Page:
The current state of the NHS is the result of a managed decline

Everyone in healthcare is forced into giving this diluted version of the NHS we all remember. It feels so inadequate and insulting, and now it is genuinely dangerous

Kath Fielder
Saturday 07 January 2023 17:14 GMT
Doctor explains how NHS hospital corridors are used as part of emergency department

The frightening images of the chaotic stasis in A&E show the final phase of the collapse of the NHS.

The government have followed Chomsky’s “Privatisation Technique” of defund; make sure things don’t work; people get angry; you hand it over to private capital.

The delays in A&E are the direct result of an insidious managed decline over the past 12 years, with deliberate and widespread cuts in funding leading to fewer staff and services running less well in the face of massively increasing demand.

The remaining staff are working like shrinking cogs in a growing machine; where it doesn’t matter how hard you spin, you can never make things work properly. Everyone is absolutely doing their best, but we are firefighting instead of providing the service that patients deserve because there is no alternative.

Everything feels inadequate: the time I can give people, the services I can offer them, the explanations I give for their situation, and ultimately the care they are receiving. I don’t send patients to hospital unless absolutely necessary, and I don’t ring 999 but instead ask patients to get a lift to hospital as the wait is too long.

The last time I called 999 was in October, and it was 10 minutes before the ambulance service answered. I often keep patients at home who I would have immediately admitted a few years ago and instead review them daily. Colleagues give similar stories of being unable to admit very unwell patients to hospital due to increasingly high thresholds and sometimes being criticised by inundated paramedics for calling an ambulance.

Unlike hospital we have no rapid access to fluids, IV medication blood tests or other investigations. So much of GP is managing patients using clinical assessment alone, and sometimes we just can’t exclude something life threatening.

As well as the damage to emergency services, patients are suffering from untenable delays in reviews, scans and diagnoses that I am confident have led to otherwise avoidable disability and death. Instead of waiting two weeks for a colonoscopy for suspected cancer, it might now be eight weeks, with the wait to see the surgeon being weeks again. This could be enough time for a cancer to spread and no longer be curable. Urgent referrals following abnormal scans are sometimes taking months before the patient is seen.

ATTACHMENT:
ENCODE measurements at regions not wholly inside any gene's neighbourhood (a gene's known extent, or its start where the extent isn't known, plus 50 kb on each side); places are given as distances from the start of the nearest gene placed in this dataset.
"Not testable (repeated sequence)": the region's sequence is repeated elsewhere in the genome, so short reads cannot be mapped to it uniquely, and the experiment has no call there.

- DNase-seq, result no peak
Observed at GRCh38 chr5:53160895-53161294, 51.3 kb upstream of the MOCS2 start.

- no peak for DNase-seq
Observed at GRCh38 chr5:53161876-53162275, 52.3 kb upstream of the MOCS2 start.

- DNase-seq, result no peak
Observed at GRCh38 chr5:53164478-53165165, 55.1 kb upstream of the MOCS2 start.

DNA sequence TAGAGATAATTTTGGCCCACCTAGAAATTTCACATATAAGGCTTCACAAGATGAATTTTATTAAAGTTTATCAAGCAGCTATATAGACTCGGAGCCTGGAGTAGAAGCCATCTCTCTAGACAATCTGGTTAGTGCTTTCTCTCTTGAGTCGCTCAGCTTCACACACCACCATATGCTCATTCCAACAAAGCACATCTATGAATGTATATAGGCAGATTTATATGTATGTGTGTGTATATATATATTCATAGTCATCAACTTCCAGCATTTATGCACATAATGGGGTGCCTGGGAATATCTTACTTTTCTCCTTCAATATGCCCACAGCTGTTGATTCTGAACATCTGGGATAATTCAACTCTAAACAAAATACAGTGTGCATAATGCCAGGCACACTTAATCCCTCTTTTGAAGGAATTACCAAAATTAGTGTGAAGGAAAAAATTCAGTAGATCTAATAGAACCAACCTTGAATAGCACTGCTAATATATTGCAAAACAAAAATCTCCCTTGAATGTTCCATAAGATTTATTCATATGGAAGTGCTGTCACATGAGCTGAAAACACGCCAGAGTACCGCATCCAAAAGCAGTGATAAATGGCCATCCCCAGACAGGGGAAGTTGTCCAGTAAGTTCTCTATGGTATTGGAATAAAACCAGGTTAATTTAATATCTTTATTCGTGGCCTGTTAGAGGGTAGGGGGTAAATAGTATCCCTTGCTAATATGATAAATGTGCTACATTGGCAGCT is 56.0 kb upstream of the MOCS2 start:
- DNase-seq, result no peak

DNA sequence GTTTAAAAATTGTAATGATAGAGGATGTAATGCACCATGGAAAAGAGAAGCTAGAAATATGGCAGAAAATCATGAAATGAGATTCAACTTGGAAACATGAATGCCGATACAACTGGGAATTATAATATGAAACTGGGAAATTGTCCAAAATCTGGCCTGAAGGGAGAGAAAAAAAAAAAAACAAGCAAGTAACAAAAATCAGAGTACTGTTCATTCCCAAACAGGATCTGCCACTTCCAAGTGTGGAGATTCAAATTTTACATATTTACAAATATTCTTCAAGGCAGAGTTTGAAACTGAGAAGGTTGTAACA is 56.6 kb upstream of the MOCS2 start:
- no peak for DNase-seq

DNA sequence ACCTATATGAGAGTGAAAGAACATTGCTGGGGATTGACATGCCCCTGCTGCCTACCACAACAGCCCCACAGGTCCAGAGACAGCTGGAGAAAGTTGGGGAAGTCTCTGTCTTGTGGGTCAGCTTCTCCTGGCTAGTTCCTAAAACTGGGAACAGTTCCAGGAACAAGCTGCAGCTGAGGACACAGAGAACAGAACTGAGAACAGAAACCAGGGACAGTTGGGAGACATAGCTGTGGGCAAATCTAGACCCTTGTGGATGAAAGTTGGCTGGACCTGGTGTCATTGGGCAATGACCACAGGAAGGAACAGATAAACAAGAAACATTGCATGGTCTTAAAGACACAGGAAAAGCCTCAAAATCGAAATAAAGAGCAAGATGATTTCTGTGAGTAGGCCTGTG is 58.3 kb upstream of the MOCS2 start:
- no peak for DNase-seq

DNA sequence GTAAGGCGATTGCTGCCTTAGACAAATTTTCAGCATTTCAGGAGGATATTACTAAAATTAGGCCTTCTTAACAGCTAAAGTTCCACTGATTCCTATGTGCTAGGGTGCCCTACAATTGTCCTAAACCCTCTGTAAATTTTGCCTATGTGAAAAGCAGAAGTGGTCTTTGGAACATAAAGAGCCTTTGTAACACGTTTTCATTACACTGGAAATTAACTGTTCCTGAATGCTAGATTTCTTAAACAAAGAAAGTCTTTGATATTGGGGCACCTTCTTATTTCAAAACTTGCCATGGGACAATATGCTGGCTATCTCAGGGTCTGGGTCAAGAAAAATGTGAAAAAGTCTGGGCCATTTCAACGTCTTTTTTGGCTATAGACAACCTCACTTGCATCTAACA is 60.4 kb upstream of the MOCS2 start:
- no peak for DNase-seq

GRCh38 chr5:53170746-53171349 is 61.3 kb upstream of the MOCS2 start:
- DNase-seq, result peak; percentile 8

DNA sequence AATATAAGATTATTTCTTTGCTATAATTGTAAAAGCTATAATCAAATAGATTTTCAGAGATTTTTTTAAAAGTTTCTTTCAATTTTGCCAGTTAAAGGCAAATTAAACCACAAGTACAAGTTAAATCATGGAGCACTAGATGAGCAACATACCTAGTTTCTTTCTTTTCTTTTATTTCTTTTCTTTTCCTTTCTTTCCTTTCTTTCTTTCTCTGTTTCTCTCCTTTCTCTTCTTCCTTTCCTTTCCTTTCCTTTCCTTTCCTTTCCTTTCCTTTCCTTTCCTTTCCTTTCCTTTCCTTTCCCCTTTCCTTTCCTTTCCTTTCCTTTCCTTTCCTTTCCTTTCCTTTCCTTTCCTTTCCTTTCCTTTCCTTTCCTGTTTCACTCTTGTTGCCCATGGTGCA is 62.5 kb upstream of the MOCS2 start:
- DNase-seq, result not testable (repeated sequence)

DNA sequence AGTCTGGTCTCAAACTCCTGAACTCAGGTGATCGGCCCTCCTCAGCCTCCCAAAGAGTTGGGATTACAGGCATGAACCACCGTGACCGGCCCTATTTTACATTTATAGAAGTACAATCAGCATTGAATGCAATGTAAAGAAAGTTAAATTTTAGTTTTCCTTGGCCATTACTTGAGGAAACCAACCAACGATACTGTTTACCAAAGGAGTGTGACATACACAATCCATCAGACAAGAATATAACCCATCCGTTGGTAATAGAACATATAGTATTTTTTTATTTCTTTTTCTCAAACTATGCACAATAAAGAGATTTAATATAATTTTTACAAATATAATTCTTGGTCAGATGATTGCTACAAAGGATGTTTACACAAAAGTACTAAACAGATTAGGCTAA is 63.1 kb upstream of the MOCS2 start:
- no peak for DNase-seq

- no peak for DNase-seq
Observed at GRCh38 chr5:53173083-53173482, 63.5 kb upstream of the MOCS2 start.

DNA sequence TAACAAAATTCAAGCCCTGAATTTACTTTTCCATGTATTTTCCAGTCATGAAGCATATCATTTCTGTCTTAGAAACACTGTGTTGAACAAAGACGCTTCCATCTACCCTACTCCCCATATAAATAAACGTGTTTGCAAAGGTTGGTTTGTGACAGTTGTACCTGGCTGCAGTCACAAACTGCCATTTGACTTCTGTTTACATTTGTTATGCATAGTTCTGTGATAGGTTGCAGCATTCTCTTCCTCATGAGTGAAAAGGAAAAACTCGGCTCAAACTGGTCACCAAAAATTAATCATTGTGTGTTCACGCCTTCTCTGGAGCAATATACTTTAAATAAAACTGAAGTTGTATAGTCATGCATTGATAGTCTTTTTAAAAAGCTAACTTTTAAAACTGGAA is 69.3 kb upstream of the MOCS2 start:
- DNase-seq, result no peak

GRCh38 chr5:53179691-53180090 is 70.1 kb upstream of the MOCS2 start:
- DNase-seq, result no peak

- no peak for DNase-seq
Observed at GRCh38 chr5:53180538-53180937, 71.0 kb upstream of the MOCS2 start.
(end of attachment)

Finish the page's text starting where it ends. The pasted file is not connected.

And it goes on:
Patients wait months for hospital appointments and procedures, often being unable to work and developing mental health problems in the process. I have patients who have become suicidal while awaiting joint replacement surgery because we are not able to manage their pain. I write to their consultants who reply telling me that everyone on their waiting list is in the same situation.

Community services have also been cut, meaning that physiotherapy and mental health (which, when done well, can often promote full recovery) have needed to minimise their service in order to meet demand.

The mental health service is not fit for purpose due to exponentially increasing waiting lists and further cuts to available resources that have had to focus on more minor interventions rather than more effective psychological therapies. We have had patients die by suicide after we were unable to get a review from the overwhelmed crisis team.

Everyone in healthcare is forced into giving this diluted version of the NHS we all remember. There is not enough staff and not enough money. I hate it. It feels so inadequate and insulting, and now it is genuinely dangerous.

Recurrent themes amongst colleagues are of unimaginably high workload exceeding 120 patient contacts daily not including results, requests and letters. This is hugely stressful, frustrating and scary, underpinned with the grim knowledge that we are working well below our best just to try to manage the volume.

Last week I was on the phone to a paramedic, receiving a screen message about an unwell patient in the local nursing home and also fielding an urgent query from one of our receptionists. How does anyone make safe decisions in this environment?

GP is not set up for emergency care yet we are increasingly needing to try to provide it, outside of best practice guidance and likely what our professional insurance would cover. Colleagues are taking patients to A&E in their own cars, giving out their personal mobile numbers in case of difficulties overnight and seeing countless extra patients despite being exhausted.

I am concerned that people don’t understand the severity of the crisis. Some seem to believe that there is an invisible safety net that would surely materialise if they were to become severely unwell. But the terrifying reality is that there is no such backup any more.

In all honesty I don’t believe the NHS is salvageable with this current government. It can only be revived if those in power truly value the health of all British people and want a genuine public health service, regardless of patient income. This would be demonstrated through authentic acknowledgement of errors made; dialogue with professionals with recent experience; prioritisation of staff wellbeing and increased funding.

The government say the NHS isn’t failing because they know its already failed. The cogs are too tiny, and the machine has stopped, and the patients are now piling up.

Dr Kath Fielder is a GP and a spokesperson for the advocacy group EveryDoctor

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